Paul Waldau: What a nice compliment, thank you, and can I reciprocate? I am preparing and I am thinking; I get to talk to Caryn, we are going to talk about responsible eating issues, and I think, “Gosh that’s such an immediate day to day issue that helps condition all of us to be more responsible actors in so many other realms.” So it is really an enjoyable thing to talk about this subject because there are so many creative and responsible ways to address this.

Caryn Hartglass: Yeah, well I always try and find different ways because I know different people are going to respond to one thing or another. Some people appeal to a religious spin, some people appeal to a health spin, or environmental, and there is what got me on this path was not wanting to kill animals.

Paul Waldau: And also you’d find in education the same thing, and if you’re a good educator you are so sensitive to the fact the students in front of you arrive and they want to share but they often arrive with very personal and distinctive pasts. Though part of the task of an educator in this area is listening to them to say, “How do I take this person’s talents and let them flourish as much as possible?”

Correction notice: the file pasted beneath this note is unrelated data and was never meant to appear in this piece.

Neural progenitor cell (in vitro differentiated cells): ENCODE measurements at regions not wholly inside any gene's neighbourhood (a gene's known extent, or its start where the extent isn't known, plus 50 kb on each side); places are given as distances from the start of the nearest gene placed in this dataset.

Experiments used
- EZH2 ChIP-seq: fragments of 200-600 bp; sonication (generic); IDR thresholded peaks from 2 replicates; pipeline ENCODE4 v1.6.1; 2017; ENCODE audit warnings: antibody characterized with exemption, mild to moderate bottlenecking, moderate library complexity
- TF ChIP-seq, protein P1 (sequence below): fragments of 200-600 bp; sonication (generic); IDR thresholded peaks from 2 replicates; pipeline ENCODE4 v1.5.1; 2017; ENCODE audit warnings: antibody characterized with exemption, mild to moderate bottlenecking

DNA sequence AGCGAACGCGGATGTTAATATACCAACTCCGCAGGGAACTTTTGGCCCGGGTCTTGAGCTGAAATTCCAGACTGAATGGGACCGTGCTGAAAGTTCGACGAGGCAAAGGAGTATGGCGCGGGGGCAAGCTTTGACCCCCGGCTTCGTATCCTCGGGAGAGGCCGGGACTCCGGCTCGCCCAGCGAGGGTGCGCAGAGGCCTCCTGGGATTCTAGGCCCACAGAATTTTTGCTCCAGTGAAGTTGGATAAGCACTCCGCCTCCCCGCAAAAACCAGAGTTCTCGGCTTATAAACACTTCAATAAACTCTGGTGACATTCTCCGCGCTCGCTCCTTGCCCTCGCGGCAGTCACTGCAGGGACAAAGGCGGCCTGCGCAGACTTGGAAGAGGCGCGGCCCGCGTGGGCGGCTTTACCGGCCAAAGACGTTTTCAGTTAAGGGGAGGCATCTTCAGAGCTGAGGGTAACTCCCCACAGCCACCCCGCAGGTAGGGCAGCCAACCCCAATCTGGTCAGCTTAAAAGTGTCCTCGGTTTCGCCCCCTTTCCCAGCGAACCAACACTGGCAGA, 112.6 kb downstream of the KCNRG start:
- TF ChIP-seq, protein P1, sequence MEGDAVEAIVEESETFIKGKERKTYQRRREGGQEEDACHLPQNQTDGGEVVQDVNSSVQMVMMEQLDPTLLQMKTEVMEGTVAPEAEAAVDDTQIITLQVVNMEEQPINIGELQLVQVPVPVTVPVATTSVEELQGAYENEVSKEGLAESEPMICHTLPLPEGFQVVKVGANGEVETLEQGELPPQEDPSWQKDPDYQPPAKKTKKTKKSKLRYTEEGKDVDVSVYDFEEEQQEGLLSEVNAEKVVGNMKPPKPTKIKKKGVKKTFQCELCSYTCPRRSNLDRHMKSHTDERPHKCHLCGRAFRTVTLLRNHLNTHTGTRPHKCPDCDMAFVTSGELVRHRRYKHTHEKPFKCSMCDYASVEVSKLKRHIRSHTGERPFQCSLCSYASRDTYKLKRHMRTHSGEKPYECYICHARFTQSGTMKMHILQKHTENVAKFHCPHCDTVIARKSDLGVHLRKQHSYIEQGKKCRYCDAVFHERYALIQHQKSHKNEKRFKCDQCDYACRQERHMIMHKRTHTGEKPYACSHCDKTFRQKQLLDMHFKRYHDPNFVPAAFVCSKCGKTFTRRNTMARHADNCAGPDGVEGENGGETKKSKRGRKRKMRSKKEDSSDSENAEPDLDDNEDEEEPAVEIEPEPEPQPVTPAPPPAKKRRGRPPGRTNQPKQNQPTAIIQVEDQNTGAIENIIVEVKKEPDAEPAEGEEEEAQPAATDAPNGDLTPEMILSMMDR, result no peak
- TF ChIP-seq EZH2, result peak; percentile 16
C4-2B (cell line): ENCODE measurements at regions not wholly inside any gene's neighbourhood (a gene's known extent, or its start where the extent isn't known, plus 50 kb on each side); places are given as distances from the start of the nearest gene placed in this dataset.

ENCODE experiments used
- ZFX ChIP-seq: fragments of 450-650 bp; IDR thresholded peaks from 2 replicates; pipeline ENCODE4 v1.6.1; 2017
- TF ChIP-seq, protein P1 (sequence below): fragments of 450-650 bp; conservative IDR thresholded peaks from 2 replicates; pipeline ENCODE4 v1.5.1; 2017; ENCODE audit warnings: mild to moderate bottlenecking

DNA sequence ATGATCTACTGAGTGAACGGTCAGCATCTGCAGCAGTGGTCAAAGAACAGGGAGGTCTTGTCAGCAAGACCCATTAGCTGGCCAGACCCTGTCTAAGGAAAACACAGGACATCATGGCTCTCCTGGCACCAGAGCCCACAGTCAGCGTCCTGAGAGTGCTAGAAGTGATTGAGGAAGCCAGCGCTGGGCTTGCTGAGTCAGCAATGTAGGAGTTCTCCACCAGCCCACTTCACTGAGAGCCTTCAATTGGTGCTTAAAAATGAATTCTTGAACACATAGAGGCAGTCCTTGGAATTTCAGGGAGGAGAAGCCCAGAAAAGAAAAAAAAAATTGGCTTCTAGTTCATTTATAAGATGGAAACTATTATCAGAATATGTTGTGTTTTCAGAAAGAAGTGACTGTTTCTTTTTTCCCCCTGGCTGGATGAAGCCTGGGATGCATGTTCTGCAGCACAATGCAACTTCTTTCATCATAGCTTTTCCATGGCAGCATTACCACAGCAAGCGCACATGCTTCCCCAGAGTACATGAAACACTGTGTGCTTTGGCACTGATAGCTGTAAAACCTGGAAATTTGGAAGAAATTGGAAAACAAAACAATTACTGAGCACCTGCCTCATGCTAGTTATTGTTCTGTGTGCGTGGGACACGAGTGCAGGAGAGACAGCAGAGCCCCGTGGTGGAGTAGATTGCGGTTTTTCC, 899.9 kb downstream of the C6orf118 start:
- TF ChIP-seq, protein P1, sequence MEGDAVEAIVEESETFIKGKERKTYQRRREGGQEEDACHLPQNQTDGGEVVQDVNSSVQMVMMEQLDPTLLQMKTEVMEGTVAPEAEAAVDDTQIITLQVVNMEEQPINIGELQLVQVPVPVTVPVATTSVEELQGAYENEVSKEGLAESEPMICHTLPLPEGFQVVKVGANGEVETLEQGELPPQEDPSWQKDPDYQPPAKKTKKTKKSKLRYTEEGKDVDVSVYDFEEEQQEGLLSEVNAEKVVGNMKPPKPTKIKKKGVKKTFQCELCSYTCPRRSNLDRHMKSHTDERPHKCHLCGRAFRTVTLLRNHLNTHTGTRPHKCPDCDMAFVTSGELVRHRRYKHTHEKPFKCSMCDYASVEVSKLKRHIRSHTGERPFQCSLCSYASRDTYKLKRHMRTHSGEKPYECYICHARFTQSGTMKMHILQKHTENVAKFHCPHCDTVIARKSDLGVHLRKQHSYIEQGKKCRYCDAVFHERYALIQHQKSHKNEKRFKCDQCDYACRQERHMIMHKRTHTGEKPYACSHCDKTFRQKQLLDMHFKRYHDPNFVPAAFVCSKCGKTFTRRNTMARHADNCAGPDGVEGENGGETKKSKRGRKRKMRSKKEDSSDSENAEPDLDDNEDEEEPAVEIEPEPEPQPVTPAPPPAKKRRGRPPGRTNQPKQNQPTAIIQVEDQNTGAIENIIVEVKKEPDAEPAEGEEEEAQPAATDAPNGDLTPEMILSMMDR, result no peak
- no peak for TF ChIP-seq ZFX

Caryn Hartglass: Well that is indeed a skill, a great skill to have. Okay, so let’s jump into this, I’ve been talking about animal rights a bit on this program and I’m going to continue for the next few weeks. One of the things I was thinking about, is that we seem to be, I like to visualize things, and I think about like a time line or a line of where the human consciousness is on this subject and we were talking last week about those that are way, way out there in what some people call “the extreme” and saying that the only type of activism is the all-or-nothing approach where we tell people it has to be one way and nothing else. And then there are those in the middle that allow for small steps, and I think in how important all of that is, in order to move the general feeling to a better place.